Jaffna is a large town situated on a peninsula, which is separated from the mainland by a shallow lagoon, called Elephant Pass. A quaint little fort, built by the Dutch in the eighteenth century to guard against incursions of hostile Singhalese, stands at the head of the ford. Elephants attempting to cross the lagoon sometimes sink in the mud and perish. In the rainy season flamingos may be seen feeding in long lines, like regiments, also numbers of bag-billed pelicans and clouds of wild-duck and teal.

The most noticeable features of the peninsula are the red soil and the palmyras, one of the ugliest and at the same time one of the most useful of the palms. Its stem affords most durable timber, its leaves are used for a variety of purposes, its fruit is largely eaten, and from its sap is made arrack and coarse sugar, called jaggery.

What are called " married trees" may often be seen, being a palmyra palm growing out of the centre of a spreading banian-tree. Jaffna is famous for its luscious mangoes, and the coral-tree, with its red blossoms, is a common sight.

At certain seasons the whole country is covered with tobacco gardens, and the way the plants are watered from wells is most interesting. The water is raised in large palm-leaf baskets, hanging from poles swinging on supports and weighted at the lower ends. Men walk down and up the poles, holding on to hand-rails, causing the baskets to dip into the wells, and then to rise brimming with water, which is made to flow down runnels between the plants.

The people of Jaffna are all Tamils, and are most intelligent, industrious, and enterprising. The vast majority of them are worshippers of the heathen god Siva, to whom many temples have been dedicated throughout the peninsula, most of them with highly ornate gopurams, or towers. Strange sights may be seen at these temples on festival days—the dragging of lofty idol-cars through the streets, attended with native musicians and dancing-girls ; the bathing of idols in sacred tanks ; men and women rolling round the temple walls, or measuring the way in a series of prostrations ; devotees walking on spiked sandals, or with skewers through their cheeks and tongues, or with hooks fixed in the skin of their backs with reins attached, by which they are driven by admiring relatives, as children " play at horses "!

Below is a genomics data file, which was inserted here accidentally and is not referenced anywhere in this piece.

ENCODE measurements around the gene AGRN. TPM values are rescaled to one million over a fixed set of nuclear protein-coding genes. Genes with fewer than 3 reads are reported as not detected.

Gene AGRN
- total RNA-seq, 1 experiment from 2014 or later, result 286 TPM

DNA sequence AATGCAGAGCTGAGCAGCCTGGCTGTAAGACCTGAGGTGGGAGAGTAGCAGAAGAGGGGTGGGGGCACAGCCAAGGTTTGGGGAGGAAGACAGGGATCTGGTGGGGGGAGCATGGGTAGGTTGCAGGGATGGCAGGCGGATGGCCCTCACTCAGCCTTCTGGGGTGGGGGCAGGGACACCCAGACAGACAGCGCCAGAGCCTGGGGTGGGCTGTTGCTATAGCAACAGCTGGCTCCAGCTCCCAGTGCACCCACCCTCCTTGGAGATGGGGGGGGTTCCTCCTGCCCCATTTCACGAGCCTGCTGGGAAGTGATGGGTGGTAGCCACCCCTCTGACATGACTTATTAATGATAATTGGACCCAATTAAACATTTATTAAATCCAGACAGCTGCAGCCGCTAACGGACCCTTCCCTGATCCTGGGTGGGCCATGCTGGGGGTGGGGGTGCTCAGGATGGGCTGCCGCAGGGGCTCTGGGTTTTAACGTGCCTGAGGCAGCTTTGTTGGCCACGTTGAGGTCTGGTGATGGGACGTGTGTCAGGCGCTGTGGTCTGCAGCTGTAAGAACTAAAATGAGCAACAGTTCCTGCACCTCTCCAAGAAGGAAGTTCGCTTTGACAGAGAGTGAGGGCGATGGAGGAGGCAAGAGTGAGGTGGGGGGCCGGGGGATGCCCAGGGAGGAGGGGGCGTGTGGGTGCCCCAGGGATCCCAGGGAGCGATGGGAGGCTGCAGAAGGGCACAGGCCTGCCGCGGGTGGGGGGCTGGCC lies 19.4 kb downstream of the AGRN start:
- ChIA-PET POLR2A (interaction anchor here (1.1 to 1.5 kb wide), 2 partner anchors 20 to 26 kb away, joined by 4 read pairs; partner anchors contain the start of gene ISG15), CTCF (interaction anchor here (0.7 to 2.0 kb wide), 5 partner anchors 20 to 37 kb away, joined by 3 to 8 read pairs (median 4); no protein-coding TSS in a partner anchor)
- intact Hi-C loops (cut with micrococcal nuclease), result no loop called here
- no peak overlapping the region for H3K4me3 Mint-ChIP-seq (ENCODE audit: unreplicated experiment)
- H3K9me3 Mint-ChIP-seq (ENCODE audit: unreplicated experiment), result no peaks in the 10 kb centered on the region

For sixty or seventy years Protestant missions, chiefly American and Wesleyan, have been at work among these people, with marked results. The Roman Catholics have also many converts and churches.

There is a large fort at Jaffna, built by the Dutch in the middle of the eighteenth century, with a wide moat around it. It is probably the finest specimen of an old-world fortification in the East. The story of its building by forced labour is a strange one. It is said that the coral stones used in its construction were conveyed from Kankaisanturai, eleven miles distant, by a line of men and women, who passed them from hand to hand all the way!

One of the sights of the peninsula is the Putoor Well, a natural circular hollow in the ground. The water is very deep, and is said to have communication with the sea, though some miles distant. The idea arose no doubt from the fact that the water is fresh at the top, but salt at lower depths.

There are a number of islands off the west coast, on one of which, usually spoken of by its Dutch name of Delft, there are herds of semi-wild horses, the descendants of blood-stock maintained by the Dutch when they ruled in Ceylon. They have greatly deteriorated since then, and are now weedy, cow-hocked creatures, of little value.

At the northern end of the lagoon on the shores of which Jaffna is built is a curious and picturesque little fort, called Hammenheil, on a rock in the sea. It is now used as a quarantine station, to guard against the introduction of plague from India.

At Point Pedro, the most northerly point of Ceylon, may be seen many catamarans, the most primitive sea-going craft in the world. They are simply rafts, generally made of five logs of soft wood, rigged with a picturesque peaked sail, fixed in a short forked mast. .Forty or fifty years ago there was a regular catamaran mail-service between North Ceylon and South India.